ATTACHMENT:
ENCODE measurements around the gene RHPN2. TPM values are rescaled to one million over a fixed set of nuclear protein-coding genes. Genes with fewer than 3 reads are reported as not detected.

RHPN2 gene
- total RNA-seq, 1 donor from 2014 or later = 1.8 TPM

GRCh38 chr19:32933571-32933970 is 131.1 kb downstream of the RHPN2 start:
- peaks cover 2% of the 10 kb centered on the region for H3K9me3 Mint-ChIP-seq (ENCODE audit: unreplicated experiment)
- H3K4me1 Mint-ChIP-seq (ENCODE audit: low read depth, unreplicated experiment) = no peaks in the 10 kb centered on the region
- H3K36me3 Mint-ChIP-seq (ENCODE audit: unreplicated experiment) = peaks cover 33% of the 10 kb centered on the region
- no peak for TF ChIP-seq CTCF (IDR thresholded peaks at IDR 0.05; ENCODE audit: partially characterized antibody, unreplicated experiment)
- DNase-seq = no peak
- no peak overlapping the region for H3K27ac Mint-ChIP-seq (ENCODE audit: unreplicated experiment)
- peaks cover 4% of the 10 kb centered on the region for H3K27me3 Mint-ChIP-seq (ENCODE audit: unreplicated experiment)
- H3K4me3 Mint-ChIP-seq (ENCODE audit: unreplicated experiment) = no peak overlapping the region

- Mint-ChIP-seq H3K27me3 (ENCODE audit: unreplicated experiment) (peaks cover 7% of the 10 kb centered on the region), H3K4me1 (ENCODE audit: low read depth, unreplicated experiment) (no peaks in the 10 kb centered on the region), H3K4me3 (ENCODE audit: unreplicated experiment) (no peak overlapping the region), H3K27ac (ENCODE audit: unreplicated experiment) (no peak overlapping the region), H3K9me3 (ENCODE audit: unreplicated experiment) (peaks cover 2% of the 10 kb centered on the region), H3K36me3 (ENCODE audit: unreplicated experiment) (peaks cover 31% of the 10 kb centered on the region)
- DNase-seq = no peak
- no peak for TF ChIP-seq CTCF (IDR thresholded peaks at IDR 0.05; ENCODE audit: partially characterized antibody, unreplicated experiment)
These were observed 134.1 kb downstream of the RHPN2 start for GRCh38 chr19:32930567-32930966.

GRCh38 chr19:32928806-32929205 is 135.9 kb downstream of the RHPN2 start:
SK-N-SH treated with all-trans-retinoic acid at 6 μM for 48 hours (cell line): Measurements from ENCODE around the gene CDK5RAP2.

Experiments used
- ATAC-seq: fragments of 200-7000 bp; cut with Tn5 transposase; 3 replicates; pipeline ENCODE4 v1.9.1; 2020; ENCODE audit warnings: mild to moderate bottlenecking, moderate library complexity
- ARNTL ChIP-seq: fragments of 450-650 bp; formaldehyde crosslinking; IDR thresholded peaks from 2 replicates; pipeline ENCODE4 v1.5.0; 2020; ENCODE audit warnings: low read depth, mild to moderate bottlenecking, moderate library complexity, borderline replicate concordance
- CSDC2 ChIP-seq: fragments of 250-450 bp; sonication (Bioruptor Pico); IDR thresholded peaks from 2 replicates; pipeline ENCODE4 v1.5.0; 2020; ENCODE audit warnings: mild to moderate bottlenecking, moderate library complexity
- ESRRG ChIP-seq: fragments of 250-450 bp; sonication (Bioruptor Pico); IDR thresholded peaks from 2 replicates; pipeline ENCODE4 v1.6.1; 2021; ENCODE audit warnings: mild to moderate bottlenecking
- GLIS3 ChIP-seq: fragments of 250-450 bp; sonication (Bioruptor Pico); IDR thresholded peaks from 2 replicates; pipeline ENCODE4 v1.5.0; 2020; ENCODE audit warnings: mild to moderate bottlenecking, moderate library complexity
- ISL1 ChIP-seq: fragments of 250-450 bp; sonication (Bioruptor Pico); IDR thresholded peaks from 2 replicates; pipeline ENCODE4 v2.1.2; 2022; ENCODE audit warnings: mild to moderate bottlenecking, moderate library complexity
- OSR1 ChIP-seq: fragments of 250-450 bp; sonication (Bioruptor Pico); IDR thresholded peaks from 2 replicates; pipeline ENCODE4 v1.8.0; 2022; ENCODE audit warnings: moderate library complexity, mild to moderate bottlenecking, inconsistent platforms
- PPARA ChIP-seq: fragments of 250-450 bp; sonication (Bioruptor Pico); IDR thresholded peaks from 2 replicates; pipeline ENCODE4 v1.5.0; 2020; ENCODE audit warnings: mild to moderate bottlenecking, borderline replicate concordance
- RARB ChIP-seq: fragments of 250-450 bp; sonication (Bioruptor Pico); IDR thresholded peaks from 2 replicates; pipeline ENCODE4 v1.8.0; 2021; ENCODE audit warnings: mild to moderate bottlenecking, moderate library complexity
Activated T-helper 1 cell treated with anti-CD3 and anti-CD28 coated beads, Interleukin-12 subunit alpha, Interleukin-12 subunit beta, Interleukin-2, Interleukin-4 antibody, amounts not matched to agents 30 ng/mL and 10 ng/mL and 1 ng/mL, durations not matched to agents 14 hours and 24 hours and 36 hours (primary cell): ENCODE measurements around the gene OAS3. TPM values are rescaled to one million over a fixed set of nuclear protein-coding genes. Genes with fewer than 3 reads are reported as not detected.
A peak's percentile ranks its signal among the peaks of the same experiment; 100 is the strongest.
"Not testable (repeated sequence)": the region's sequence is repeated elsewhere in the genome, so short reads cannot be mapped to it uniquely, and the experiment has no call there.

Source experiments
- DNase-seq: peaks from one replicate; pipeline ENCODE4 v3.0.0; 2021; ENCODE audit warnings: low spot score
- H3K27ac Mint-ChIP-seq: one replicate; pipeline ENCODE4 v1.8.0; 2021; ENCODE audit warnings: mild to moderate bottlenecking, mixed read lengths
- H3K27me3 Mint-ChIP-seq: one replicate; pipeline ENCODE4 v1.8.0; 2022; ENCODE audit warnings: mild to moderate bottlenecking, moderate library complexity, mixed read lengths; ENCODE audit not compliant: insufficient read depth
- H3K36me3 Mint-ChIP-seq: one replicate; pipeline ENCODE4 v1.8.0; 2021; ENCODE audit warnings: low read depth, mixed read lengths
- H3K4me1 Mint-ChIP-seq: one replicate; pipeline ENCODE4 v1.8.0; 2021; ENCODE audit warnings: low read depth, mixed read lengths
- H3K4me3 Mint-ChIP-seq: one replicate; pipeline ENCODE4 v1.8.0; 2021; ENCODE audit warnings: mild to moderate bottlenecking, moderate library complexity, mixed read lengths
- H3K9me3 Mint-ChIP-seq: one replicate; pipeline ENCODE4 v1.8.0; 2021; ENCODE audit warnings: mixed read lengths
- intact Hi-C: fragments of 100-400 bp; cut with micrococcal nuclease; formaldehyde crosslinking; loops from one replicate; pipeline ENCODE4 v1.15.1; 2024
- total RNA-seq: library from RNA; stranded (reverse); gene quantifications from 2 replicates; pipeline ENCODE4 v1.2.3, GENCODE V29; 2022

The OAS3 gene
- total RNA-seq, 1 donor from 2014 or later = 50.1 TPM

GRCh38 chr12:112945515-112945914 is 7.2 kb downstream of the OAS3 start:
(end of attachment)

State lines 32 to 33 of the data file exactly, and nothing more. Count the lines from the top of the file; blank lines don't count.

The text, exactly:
Source experiments
- DNase-seq: peaks from one replicate; pipeline ENCODE4 v3.0.0; 2021; ENCODE audit warnings: low spot score